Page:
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the political economy of “nice white parents, part 3 – are lotteries justice?

This is the concluding post to my discussion of the NY Times podcast, “Nice White Parents.” A constant issue in education is that we have shifting and competing goals. Pre-Brown v. Board, the whole point was that public schools failed Black students on both counts. Schools simply failed to educate Black students and they obviously treated them in unequal and degrading ways. Post-Brown v. Board, legal separation is over, but there are two related, but distinct issues. First, since schooling is tied to housing in the US, low-SES minority groups will usually have fewer resources. So there is no equality in resources, even if there is legal equality in access (e.g., any resident of this neighborhood is allowed to go to a local school). Second, a lot of parents want “positional goods,” they want the best schools, not merely satisfactory schools. In fact, schooling in the US has shifted toward a model where parents compete for schools – bidding up the price of homes with good schools, competing for spots in “good” schools in urban centers and suburbs, and then competing for college admissions. This, in turn, encourage racial inequality in school.

In the Nice What Parents podcast, this system of parental and child competition is shown to have perverse consequences. Parents endlessly agonize over getting their kids into the right school, coalitions of NWPs endlessly demand more for their kids from the school without including PoCs.

The last episode of the podcast shows how some parents pushed back against this system. They also tackled the issue of equity and by passed the problem where low SES neighborhoods get underfunded schools. A coalition of parents lobbied to have the school district abolish the system where kids compete to get into a school and kids are assigned to school by lottery.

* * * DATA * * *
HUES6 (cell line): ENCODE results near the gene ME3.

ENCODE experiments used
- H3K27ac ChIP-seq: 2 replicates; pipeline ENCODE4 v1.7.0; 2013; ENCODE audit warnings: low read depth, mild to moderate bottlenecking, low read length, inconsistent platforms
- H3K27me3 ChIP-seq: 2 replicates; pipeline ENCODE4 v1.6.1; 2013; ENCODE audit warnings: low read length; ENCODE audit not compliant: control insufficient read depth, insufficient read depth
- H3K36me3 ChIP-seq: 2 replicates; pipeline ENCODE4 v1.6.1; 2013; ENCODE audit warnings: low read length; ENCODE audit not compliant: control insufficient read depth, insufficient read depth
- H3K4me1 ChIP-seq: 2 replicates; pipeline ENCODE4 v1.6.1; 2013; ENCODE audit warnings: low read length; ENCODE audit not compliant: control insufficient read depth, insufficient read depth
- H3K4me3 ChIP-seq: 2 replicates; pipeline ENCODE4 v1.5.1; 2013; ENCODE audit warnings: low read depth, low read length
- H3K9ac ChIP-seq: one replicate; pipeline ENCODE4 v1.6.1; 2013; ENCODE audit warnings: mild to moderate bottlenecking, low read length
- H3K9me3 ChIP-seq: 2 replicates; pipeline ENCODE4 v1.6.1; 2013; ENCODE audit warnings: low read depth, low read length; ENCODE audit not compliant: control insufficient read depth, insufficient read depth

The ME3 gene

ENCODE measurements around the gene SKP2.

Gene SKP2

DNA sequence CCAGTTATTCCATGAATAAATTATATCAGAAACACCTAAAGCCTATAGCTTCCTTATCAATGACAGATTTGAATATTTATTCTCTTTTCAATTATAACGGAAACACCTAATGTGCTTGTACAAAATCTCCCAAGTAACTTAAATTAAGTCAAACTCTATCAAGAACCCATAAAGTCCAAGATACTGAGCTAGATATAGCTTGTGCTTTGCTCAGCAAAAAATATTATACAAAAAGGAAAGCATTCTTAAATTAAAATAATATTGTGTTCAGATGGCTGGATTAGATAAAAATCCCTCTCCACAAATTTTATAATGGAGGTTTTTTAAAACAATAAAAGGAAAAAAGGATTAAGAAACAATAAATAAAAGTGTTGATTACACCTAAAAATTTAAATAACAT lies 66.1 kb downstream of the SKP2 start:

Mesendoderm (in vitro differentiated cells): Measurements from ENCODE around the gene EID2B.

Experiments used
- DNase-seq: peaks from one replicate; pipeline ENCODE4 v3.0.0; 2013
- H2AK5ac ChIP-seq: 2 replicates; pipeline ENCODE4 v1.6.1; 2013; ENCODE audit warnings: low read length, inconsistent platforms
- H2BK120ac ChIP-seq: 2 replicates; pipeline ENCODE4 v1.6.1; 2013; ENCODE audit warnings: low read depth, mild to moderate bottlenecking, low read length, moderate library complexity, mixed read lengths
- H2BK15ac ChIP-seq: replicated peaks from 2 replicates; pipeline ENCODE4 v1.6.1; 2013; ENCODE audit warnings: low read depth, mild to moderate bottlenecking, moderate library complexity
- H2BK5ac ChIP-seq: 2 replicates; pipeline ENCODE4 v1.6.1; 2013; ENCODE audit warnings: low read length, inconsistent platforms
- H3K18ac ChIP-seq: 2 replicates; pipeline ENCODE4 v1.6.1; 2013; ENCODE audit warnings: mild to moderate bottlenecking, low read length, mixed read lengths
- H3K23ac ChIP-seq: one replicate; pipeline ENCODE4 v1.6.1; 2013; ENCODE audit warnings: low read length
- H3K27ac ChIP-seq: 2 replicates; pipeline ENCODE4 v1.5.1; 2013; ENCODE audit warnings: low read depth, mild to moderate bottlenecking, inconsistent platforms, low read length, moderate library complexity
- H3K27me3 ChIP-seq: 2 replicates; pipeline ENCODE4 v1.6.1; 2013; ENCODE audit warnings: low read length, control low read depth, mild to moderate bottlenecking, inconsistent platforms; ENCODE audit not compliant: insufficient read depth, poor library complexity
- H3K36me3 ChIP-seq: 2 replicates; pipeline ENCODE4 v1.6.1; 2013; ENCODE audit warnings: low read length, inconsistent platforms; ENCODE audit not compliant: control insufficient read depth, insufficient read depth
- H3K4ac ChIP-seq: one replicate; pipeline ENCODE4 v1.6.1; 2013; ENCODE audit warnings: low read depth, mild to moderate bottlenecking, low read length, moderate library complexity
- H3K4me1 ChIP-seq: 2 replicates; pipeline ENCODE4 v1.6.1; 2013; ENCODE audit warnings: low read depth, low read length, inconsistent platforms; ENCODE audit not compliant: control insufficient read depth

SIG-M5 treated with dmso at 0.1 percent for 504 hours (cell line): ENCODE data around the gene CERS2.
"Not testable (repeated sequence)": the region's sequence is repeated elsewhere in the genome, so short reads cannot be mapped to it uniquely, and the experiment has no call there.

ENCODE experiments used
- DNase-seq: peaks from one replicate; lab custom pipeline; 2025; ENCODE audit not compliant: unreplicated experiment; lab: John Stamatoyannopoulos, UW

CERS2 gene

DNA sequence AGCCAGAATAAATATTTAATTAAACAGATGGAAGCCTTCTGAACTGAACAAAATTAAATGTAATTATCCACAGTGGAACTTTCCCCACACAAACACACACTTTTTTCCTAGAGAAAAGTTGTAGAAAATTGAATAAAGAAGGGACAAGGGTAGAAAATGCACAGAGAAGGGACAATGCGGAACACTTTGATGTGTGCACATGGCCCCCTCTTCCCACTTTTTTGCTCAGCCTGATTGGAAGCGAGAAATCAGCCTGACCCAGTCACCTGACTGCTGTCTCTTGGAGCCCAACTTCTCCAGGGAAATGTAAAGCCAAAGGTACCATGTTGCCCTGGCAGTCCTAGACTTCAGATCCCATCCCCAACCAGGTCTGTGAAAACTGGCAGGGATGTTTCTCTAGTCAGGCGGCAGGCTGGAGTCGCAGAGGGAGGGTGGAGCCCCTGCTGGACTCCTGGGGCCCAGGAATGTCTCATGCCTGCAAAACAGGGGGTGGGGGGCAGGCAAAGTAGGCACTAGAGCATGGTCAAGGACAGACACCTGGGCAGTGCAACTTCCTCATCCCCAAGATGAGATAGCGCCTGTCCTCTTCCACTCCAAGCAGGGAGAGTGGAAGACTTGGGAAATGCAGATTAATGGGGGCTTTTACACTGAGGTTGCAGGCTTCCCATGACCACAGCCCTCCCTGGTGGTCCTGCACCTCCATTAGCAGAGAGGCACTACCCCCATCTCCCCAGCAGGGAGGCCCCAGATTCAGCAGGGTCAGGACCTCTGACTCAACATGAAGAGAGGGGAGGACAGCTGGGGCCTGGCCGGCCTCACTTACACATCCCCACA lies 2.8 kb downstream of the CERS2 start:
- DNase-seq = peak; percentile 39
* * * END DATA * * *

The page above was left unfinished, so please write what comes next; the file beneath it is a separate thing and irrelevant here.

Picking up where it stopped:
Is the lottery system “justice?” Was the previous system just? A lot hinges on what you think justice is. At the very least, you should get what you pay for. Black parents work hard and pay taxes. Their schools should be adequately staffed and safe. Furthermore, the point of public schooling is not to provide extra special education for some people, but solid basic education for all people. If NWPs want special French classes, they can pay for them.

Ironically, the lottery system of admission is the way that many charter schools run. To prevent parents from gaming the charter school system, many states and jurisdictions require that admissions be randomized. The fact that the PS. 93 parents in Brooklyn pushed for a lottery leads me to suspect that they ultimately decided that parent gaming is not a solvable problem. You just have to by pass it.

So here’s a political ethics question for readers. In what areas of public policy would it be fair and just to randomize access? Can the lesson of schools be transferred to other situations? It’s a good question.

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Written by fabiorojas

August 27, 2020 at 3:00 pm

Posted in uncategorized

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